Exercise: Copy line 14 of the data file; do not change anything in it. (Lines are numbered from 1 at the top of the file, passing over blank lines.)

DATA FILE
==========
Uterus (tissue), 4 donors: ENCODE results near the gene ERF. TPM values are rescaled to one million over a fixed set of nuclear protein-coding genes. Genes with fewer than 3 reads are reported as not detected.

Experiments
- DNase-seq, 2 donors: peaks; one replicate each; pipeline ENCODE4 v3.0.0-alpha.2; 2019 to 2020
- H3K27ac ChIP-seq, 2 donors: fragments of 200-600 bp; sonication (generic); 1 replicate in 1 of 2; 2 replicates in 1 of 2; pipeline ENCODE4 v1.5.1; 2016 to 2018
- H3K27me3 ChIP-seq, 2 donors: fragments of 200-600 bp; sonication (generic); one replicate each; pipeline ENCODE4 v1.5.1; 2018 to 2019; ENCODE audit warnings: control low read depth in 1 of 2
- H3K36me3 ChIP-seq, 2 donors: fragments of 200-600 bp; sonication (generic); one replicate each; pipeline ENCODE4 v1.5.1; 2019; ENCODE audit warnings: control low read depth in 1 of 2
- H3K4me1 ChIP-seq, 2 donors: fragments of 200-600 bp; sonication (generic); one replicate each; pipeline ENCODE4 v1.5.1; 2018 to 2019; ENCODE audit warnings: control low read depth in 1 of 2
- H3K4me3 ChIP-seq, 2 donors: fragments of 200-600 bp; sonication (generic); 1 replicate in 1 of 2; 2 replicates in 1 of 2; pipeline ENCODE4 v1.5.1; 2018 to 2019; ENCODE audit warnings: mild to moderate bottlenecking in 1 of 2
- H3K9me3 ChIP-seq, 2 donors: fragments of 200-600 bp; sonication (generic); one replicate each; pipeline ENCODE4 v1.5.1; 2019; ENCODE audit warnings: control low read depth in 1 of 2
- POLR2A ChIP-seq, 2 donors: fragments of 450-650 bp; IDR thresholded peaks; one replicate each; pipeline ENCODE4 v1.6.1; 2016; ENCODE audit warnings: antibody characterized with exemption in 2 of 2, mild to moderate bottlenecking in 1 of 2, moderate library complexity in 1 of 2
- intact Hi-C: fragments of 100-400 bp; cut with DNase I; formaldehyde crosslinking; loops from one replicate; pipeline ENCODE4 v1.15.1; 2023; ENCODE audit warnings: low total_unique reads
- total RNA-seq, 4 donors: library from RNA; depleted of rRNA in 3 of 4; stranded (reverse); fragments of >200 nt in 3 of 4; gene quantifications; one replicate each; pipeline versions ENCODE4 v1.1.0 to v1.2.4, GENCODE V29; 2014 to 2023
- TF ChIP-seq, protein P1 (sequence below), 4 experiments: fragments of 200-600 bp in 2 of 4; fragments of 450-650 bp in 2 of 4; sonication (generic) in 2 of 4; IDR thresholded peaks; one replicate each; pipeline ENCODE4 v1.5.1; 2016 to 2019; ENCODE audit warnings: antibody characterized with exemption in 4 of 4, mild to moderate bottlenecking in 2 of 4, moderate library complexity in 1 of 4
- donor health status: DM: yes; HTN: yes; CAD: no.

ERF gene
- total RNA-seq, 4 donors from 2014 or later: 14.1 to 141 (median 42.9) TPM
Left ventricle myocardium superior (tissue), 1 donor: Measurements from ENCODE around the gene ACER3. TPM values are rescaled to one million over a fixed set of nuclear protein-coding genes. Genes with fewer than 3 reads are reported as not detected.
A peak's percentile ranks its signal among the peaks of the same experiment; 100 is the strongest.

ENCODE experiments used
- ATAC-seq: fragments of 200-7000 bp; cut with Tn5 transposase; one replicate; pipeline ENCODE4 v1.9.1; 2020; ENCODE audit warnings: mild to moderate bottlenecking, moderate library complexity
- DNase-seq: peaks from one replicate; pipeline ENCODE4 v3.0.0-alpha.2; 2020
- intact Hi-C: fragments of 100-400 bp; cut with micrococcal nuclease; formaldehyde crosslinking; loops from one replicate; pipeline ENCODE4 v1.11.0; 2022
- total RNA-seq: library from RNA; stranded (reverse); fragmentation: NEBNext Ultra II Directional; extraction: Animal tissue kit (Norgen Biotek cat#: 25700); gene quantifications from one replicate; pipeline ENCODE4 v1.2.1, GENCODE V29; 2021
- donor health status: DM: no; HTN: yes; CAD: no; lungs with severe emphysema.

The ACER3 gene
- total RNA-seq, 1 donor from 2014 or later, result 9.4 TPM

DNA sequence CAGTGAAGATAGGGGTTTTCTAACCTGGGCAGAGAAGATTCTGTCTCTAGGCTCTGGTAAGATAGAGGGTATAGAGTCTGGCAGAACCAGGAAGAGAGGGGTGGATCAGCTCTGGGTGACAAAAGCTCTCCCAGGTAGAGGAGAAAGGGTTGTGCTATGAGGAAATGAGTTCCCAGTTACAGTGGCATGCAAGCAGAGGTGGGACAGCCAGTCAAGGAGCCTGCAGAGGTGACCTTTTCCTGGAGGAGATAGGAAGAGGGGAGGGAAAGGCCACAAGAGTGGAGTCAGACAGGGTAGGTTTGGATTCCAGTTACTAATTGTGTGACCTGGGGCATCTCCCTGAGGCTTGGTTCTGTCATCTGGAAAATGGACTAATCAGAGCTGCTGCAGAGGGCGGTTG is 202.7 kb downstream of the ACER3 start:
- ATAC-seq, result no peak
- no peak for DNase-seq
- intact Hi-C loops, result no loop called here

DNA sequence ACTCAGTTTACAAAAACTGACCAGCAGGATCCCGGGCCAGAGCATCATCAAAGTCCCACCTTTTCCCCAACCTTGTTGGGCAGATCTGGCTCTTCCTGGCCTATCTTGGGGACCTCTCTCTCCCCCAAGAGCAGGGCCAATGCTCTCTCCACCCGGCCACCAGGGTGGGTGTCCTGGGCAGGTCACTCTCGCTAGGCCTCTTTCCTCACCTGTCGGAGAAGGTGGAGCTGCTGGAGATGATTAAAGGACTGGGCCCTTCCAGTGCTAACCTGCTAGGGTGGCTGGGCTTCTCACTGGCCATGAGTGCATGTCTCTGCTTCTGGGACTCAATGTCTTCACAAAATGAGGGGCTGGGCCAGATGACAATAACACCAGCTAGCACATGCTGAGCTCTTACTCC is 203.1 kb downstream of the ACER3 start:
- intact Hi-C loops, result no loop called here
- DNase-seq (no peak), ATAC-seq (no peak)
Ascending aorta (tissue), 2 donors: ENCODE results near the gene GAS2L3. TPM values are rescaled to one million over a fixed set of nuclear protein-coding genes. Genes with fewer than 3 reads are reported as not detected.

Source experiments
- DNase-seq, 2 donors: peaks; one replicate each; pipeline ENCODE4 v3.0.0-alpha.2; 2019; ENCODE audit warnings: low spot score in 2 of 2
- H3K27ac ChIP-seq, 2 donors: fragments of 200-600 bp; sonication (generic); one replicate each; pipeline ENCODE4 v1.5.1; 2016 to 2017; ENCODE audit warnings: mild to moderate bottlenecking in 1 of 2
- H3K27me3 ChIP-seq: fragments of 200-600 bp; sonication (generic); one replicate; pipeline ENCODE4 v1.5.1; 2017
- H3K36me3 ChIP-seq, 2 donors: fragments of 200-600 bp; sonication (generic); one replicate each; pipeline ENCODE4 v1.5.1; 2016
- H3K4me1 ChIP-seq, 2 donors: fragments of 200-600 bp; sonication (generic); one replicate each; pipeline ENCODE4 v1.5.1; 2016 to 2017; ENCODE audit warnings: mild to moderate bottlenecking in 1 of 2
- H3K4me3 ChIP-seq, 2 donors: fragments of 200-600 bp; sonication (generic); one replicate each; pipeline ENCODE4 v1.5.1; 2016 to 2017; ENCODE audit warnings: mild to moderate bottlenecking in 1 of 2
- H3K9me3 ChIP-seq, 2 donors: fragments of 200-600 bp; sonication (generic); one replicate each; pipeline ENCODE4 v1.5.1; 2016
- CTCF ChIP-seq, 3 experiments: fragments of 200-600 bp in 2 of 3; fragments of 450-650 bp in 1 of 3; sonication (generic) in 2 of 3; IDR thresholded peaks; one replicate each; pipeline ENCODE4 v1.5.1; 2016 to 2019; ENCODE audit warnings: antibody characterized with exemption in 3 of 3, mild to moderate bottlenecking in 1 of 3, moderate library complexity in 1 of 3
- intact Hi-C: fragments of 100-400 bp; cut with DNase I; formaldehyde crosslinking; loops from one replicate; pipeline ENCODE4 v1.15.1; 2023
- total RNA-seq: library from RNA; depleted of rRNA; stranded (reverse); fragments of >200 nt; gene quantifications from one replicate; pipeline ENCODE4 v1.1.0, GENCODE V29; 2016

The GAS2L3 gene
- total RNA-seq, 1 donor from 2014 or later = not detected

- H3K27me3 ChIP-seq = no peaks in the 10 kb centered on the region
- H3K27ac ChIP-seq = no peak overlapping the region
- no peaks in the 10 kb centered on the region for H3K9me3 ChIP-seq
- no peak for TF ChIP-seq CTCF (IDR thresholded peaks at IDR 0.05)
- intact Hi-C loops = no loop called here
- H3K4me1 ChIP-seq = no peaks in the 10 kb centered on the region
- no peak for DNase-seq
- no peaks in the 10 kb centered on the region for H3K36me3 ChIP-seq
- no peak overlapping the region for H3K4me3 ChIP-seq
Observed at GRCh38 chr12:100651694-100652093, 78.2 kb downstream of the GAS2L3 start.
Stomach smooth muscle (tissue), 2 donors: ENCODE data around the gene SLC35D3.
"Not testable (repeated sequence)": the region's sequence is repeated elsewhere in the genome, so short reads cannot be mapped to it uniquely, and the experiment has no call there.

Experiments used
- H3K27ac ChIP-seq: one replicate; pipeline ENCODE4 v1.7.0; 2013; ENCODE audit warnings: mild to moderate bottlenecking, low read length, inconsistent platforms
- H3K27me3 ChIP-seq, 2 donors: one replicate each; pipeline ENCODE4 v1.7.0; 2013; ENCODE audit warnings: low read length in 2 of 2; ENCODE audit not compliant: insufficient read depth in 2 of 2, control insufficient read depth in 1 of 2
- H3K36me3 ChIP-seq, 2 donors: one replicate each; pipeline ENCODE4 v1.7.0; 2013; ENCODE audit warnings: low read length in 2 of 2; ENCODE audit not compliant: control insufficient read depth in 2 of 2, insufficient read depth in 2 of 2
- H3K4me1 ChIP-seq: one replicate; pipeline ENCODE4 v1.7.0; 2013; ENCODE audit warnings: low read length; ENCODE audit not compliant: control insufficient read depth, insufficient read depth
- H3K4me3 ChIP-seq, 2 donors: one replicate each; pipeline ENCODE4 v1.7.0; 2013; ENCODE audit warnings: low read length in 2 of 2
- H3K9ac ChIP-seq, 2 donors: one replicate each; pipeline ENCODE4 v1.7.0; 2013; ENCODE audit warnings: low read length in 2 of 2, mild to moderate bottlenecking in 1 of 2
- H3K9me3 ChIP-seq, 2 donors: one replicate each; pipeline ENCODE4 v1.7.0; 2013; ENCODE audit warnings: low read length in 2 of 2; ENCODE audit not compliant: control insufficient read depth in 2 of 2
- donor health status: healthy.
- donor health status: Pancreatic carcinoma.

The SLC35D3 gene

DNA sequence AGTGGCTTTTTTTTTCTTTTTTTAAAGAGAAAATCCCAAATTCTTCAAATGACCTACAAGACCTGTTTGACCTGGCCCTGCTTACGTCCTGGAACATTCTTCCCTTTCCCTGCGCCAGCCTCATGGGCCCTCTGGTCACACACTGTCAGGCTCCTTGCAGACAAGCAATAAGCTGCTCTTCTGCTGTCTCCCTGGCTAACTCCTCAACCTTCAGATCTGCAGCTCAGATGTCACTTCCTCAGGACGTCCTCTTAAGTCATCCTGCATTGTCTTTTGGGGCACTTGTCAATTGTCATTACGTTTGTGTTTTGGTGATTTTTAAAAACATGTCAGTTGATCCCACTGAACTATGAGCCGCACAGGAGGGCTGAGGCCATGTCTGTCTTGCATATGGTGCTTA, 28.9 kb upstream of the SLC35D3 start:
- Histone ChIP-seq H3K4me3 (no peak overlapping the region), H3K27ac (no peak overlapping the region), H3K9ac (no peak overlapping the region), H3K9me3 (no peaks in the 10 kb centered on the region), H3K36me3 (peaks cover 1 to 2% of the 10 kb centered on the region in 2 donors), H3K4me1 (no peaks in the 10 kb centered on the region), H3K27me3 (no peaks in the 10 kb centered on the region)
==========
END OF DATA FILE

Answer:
- donor health status: DM: yes; HTN: yes; CAD: no.